All clients aren’t good candidates for VO work, but a lot are. Like many of my colleagues, my organizing business went from 100% to zero overnight. It was scary after being in business for over 27 years. But I started to convert many of my in-person clients to work virtually and started with new clients working only virtually. It’s a different way of working, but has many benefits including shorter and more focused work sessions, more accountability and follow-thru, increased neuroplasticity for the client (and organizer.)

    It turns out, I LOVE VO work and don’t plan on returning to in-person work any time soon.

    1. That is so wonderful to her, Linda! I’m thrilled to hear you were able to pivot your organizing business in such a positive way that you’ve come to see it as your new business model. Way to go!!

  3. I’m really glad to see you addressing this. I have many clients and friends who are professional organizers, and I’ve been worried about this very issue. I’ve already pinned your post, but I’ll be sure to share your link with anyone who expresses these concerns.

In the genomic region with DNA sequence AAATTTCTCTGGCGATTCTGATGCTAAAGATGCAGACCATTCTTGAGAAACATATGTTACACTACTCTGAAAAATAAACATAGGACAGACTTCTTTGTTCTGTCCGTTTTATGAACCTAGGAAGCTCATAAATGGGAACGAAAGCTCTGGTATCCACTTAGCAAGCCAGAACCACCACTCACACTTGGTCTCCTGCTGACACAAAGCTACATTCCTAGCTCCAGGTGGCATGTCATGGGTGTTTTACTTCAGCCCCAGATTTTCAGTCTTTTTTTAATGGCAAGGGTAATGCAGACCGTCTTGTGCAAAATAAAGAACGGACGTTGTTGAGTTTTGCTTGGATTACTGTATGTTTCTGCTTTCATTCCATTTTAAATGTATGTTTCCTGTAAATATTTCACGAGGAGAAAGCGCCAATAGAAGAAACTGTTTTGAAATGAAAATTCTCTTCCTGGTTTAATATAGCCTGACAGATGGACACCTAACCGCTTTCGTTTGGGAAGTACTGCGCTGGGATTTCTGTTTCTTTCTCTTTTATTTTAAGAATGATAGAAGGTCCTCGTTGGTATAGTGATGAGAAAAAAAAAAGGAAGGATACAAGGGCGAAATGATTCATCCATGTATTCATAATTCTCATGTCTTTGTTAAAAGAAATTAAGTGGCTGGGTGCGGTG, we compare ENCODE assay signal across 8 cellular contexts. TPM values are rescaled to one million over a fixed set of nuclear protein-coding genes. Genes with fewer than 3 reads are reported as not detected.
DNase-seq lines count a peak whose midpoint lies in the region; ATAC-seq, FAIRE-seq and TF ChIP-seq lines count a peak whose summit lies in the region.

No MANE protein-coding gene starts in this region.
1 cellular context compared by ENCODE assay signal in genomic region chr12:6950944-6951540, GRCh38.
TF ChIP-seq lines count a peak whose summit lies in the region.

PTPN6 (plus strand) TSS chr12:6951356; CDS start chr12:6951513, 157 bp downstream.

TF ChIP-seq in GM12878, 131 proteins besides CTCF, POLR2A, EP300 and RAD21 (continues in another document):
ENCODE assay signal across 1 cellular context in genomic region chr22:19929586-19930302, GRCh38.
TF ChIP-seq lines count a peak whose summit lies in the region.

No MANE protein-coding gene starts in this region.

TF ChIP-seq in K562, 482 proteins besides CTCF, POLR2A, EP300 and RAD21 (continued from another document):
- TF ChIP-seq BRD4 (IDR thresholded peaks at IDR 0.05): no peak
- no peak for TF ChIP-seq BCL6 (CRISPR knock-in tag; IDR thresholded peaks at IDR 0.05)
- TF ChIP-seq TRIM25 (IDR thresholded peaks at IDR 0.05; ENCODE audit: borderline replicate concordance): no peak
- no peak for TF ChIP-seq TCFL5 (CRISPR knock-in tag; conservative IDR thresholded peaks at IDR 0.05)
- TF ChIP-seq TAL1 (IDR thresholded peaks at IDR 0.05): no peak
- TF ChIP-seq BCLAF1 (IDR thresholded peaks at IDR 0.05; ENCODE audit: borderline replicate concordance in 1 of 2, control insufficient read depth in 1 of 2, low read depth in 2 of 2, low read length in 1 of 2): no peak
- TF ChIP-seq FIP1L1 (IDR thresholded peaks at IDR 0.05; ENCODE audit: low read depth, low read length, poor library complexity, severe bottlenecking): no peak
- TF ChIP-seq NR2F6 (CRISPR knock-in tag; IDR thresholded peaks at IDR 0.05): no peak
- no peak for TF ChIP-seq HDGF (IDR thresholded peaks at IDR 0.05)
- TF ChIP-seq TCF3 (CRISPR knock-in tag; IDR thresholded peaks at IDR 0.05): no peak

1. Thank you, Janet! I believe so strongly in the work we do, I’d hate for us to slip back to those darks days where people were left to figure this out on their own, whether or not they happened to have this skill set or not.

  4. The “shackles of clutter” is a perfect metaphor for how many of our clients feel. Thanks for the joyful and positive exploration of how CV-19 has affected our industry, and how we can slowly but surely resume partnering with our clients to set them free!

  5. Definitely not doomed! I’ve found that my clients differ in how they feel about re-opening. Some are sticking with virtual, others have invited me back. Fortunately, my market is in a community where I think we have passed the peak. I believe was confidence in health and public safety grows, so will the marketplace for organizing services. The NEED is definitely still present, so it is all about the timing. I’ve decided to stay flexible and follow each client’s lead, staying within their comfort zone.

    1. there’s definitely an appropriate caution here in Colorado. I think people are waiting to see how the opening up affects our currently low numbers. You’re so right Seana, flexibility is the name of the game now more than ever.


%d bloggers like this: